Drug & Alcohol Addiction, Recovery, & Rehabilitation Information for PEI, Canada
Probably most famous as the setting of L.M. Montgomery’s Anne of Green Gables novels, Prince Edward Island is Canada’s smallest province, both in terms of population and area. It is home to about 140,000 residents, who rely primarily on the seasonal activities of agriculture, tourism, and fishing for their livelihood. The capital of PEI, and its only real city, is Charlottetown.
Because it is an island, PEI is largely cut off from the rest of the world. Until the Confederation Bridge linking PEI to mainland New Brunswick was completed in 1997, the only way to reach PEI was by ferry.
According to a recent study published in the Canadian Journal of Psychiatry and conducted by experts from the Center for Addiction and Mental Health, PEI has a drug and alcohol abuse rate of only 9.89%, one of the lowest in Canada. Such a low drug and alcohol abuse rate may, at least in small part, be attributable to the close-knit nature of the communities in PEI. However, nearly 10% of a population abusing a substance of somesort should nonetheless be considered a significant problem.
To help address the problem of drug and alcohol abuse, the PEI Home and School Federation initiated the Substance Abuse Prevention Project program known as Drugwise Parents. The program involved holding information sessions across the island to educate parents in substance abuse. Importantly, parents learned what types of drugs are available to their children and what kind of side effects they may have.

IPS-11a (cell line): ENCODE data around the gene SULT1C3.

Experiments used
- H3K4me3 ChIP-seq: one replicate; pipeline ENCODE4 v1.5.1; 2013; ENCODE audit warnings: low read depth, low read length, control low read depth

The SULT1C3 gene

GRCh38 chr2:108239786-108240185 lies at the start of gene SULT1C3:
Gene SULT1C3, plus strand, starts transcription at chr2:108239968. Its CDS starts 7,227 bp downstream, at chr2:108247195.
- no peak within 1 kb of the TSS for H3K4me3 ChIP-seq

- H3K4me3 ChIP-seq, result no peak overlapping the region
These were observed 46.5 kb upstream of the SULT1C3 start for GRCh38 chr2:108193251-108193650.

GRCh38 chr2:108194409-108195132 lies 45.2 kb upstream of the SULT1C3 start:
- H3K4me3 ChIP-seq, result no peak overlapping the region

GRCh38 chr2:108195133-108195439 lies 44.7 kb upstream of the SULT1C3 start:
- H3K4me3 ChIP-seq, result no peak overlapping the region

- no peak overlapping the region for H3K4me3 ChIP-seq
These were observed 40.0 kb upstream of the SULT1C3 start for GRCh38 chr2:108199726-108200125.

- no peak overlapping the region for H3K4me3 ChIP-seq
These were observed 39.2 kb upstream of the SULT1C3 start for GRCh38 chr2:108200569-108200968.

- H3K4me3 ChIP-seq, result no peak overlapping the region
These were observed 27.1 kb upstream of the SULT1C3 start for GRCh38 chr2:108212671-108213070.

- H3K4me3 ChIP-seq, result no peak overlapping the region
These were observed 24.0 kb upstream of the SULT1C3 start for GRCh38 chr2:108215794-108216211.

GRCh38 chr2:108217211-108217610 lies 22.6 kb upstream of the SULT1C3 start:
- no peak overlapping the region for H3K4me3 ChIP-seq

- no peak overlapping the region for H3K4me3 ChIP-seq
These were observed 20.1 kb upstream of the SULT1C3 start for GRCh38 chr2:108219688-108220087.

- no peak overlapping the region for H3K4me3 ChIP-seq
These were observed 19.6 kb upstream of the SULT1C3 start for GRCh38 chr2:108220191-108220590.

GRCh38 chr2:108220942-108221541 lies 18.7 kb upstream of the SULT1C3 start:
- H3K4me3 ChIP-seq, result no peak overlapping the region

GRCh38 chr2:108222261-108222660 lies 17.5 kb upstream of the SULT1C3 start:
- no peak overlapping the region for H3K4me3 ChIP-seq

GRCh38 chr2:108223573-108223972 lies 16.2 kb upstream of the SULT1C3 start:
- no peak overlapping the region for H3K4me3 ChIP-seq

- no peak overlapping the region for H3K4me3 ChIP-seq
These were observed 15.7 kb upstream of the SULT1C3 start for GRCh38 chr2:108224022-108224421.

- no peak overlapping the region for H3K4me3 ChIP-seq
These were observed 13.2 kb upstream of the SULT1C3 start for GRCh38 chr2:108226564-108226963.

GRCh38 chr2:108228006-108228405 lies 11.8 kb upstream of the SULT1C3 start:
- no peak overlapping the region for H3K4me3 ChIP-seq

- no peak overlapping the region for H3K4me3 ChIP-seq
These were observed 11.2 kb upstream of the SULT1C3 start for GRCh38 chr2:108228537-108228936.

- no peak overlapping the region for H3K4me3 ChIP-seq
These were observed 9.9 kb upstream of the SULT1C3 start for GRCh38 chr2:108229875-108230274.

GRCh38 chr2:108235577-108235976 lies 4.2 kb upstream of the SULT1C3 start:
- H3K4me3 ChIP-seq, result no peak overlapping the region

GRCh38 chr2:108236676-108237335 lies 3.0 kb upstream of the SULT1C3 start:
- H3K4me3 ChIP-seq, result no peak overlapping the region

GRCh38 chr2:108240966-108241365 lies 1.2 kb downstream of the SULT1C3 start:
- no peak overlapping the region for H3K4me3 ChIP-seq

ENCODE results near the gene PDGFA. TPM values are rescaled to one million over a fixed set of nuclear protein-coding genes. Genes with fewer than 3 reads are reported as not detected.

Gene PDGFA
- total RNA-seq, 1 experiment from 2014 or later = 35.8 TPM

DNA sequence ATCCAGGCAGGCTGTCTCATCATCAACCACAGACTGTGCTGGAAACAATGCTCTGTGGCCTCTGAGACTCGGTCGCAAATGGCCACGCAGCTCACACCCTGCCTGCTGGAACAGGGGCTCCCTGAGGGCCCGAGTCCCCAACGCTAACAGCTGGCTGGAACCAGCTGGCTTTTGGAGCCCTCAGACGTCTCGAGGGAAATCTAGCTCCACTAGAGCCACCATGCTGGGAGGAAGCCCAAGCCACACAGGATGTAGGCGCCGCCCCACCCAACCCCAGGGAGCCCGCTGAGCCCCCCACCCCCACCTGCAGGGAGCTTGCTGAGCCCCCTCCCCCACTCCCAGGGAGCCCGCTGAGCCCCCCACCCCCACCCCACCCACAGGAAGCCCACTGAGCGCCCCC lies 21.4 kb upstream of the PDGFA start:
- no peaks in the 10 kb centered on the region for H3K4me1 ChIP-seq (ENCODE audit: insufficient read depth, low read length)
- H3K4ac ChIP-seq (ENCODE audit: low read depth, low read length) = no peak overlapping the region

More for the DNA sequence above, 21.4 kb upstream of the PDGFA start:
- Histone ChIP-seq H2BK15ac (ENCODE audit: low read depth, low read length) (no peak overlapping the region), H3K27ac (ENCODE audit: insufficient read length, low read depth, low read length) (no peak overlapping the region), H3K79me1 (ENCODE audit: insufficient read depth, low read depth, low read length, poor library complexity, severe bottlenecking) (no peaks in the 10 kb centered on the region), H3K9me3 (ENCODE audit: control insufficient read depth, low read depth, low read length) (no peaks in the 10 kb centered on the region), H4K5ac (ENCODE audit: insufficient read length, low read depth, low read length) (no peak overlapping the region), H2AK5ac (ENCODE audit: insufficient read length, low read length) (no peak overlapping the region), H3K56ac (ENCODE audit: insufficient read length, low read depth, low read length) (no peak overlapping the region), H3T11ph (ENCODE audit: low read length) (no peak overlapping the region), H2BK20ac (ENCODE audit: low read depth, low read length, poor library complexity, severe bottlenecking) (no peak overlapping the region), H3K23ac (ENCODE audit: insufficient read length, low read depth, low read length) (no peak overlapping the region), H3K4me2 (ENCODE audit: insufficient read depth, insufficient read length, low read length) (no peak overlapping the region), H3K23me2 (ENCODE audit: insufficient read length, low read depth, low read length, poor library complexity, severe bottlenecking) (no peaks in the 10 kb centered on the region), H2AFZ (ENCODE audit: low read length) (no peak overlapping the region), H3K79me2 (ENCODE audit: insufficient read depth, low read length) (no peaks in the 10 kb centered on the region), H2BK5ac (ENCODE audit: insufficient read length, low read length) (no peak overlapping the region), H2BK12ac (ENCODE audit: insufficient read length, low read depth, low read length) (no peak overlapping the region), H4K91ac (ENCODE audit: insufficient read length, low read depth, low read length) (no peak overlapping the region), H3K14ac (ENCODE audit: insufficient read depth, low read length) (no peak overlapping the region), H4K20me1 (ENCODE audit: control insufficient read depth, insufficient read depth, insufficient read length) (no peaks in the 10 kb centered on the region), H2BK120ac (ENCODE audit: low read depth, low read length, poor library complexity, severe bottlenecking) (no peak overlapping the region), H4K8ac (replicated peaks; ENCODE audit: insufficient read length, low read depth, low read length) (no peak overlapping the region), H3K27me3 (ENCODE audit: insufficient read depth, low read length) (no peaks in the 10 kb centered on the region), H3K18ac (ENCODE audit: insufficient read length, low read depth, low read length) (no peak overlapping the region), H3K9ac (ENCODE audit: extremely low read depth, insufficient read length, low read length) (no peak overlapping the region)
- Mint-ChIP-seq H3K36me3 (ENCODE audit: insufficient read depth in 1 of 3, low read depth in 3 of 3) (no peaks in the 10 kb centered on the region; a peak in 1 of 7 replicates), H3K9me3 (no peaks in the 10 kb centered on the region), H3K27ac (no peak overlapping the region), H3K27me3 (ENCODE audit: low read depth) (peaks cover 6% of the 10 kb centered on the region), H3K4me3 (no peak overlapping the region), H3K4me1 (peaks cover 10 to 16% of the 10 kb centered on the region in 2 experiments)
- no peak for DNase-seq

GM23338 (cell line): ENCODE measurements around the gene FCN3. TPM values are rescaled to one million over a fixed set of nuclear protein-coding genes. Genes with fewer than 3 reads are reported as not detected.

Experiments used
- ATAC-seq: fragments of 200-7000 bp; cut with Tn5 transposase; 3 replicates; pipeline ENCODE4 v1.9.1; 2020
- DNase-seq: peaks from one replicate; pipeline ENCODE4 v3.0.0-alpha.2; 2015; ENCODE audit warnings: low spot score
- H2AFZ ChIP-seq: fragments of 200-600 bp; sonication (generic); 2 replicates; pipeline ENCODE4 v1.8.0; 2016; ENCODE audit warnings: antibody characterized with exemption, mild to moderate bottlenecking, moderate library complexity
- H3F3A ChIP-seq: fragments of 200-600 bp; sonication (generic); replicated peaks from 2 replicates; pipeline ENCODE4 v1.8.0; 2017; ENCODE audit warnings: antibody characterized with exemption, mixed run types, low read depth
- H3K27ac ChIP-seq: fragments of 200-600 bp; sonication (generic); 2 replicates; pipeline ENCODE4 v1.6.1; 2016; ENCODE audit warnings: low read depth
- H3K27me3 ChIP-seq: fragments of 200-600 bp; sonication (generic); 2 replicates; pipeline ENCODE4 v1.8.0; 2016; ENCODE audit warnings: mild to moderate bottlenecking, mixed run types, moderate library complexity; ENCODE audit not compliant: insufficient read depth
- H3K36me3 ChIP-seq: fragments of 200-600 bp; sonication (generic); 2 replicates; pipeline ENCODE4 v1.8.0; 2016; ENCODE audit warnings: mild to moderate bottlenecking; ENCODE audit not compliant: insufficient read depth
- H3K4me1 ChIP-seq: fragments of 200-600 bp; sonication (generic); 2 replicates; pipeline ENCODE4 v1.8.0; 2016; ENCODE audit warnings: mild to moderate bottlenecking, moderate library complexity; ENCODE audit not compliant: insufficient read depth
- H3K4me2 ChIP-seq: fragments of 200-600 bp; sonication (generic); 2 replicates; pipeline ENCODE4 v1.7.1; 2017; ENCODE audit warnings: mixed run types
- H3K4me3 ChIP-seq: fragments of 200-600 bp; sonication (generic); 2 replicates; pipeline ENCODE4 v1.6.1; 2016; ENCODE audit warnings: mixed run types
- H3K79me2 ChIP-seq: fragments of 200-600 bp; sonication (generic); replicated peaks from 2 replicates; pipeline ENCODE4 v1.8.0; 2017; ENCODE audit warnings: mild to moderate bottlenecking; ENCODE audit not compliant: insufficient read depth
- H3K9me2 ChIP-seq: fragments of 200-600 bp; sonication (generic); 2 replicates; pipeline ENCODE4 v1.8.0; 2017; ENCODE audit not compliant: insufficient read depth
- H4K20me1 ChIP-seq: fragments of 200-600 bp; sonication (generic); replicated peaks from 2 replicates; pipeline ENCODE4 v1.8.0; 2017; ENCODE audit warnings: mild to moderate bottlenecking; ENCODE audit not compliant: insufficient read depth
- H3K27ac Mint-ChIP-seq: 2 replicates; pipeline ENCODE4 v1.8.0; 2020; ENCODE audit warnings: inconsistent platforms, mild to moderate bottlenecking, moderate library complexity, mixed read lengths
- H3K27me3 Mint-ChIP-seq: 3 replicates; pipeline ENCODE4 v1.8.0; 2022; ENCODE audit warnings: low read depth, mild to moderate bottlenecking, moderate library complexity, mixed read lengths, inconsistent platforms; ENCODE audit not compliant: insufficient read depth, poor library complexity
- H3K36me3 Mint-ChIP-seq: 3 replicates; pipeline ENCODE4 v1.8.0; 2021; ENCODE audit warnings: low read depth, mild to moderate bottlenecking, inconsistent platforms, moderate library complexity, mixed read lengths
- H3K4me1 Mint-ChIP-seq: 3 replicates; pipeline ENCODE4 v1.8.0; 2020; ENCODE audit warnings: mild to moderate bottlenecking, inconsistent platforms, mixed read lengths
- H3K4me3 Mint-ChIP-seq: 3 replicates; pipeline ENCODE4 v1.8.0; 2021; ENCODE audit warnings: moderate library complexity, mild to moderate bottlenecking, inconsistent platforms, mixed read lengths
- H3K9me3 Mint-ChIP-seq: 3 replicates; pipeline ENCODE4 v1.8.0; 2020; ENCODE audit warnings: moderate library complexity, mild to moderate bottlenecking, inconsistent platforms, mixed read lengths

Drug & Alcohol Addiction, Recovery, & Rehabilitation Information for Charlottetown, PEI
Charlottetown’s Victoria Row
Charlottetown is the capital of PEI and home to about 32,000 residents. The greater Charlottetown area has about 60,000 residents, nearly half of all the residents in PEI. The picturesque city is a popular destination for tourists from Canada and abroad who venture far enough east to visit.
To battle drug abuse problems in Charlottetown and the rest of PEI, the local government is taking a two-pronged approach. The first prong involves putting more police officers of the drug beat and having them concentrate on the street level. The goal is to stem the flow of drugs at the point where teens most commonly encounter drugs. The second prong involves stepping up addiction treatment programs. The goal of this prong is to help adolescents and their parents better handle drug addiction problems. There is also hope that when adolescents see that their friends are being required to spend time in drug addiction treatment facilities, this may scare them away from abusing drugs themselves.
Sobriety Home is a private residential addiction treatment facility located near Montreal, Quebec. It offers comprehensive care for drug and alcohol addiction problems in the setting similar to that of a well appointed comfortable country inn. Sobriety Home welcomes clients from Canada and the rest of North America. Its comprehensive Aftercare program ensures that once clients complete their residential treatment for drug and alcohol addiction, they will receive the support they need to stay sober after they return home.